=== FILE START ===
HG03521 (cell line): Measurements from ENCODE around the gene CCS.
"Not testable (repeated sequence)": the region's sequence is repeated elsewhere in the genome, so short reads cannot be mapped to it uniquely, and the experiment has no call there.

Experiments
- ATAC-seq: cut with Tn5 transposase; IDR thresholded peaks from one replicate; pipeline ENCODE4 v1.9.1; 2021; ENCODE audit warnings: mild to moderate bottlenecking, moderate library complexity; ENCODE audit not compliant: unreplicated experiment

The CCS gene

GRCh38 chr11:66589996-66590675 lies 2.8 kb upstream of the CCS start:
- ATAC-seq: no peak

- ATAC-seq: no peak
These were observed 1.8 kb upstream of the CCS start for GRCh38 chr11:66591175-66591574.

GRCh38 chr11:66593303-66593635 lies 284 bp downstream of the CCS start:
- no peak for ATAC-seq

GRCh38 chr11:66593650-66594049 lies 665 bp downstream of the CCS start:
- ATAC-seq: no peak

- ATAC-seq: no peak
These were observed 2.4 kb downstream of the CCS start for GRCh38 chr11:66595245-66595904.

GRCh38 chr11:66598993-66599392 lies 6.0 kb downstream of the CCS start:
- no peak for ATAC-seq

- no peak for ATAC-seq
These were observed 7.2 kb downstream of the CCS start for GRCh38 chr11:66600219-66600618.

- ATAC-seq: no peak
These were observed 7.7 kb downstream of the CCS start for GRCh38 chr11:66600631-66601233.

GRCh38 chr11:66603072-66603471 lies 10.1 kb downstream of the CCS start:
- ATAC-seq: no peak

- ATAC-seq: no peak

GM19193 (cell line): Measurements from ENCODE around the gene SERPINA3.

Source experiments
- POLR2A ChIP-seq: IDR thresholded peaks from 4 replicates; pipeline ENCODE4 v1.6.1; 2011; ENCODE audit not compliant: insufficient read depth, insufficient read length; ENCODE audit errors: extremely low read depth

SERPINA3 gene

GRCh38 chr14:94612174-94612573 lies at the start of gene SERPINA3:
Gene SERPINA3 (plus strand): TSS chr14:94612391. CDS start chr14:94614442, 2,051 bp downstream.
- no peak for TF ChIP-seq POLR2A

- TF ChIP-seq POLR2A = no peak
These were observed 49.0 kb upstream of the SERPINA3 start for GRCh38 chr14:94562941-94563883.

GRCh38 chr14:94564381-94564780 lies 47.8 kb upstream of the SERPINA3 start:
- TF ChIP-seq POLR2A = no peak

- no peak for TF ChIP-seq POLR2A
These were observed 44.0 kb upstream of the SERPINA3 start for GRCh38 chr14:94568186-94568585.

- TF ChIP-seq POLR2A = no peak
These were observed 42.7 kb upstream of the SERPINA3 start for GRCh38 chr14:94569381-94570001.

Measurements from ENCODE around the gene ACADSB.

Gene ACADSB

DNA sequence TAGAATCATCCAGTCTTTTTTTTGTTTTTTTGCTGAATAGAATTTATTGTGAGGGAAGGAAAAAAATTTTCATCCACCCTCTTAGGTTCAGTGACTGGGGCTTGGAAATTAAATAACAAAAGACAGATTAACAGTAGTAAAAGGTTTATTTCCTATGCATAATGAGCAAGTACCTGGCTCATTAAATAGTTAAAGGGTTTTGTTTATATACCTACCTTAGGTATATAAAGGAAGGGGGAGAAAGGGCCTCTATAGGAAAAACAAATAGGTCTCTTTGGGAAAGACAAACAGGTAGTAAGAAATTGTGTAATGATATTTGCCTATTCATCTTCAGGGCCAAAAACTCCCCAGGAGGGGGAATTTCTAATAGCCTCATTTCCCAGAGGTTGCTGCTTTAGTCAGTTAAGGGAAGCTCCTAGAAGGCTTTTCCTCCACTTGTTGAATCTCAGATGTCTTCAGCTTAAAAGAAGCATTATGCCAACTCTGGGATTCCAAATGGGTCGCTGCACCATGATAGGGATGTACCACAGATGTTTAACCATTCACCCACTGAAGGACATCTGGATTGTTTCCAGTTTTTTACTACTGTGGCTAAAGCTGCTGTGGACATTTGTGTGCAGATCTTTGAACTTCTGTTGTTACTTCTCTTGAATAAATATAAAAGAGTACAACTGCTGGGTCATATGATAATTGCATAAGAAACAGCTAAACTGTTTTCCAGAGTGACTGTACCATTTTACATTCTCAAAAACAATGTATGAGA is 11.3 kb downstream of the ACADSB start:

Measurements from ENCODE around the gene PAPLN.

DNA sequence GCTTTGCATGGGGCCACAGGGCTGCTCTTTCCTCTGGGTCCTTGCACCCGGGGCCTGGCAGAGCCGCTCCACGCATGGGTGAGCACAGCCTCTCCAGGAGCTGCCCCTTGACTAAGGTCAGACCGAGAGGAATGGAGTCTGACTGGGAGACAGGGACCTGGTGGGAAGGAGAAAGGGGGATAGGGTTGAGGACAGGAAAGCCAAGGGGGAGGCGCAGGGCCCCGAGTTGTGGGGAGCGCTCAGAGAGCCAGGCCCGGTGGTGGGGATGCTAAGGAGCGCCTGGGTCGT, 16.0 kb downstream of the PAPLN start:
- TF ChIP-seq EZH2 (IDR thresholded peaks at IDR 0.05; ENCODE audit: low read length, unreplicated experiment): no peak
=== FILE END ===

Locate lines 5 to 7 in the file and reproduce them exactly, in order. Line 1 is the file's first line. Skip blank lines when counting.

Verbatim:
The CCS gene

GRCh38 chr11:66589996-66590675 lies 2.8 kb upstream of the CCS start:
- ATAC-seq: no peak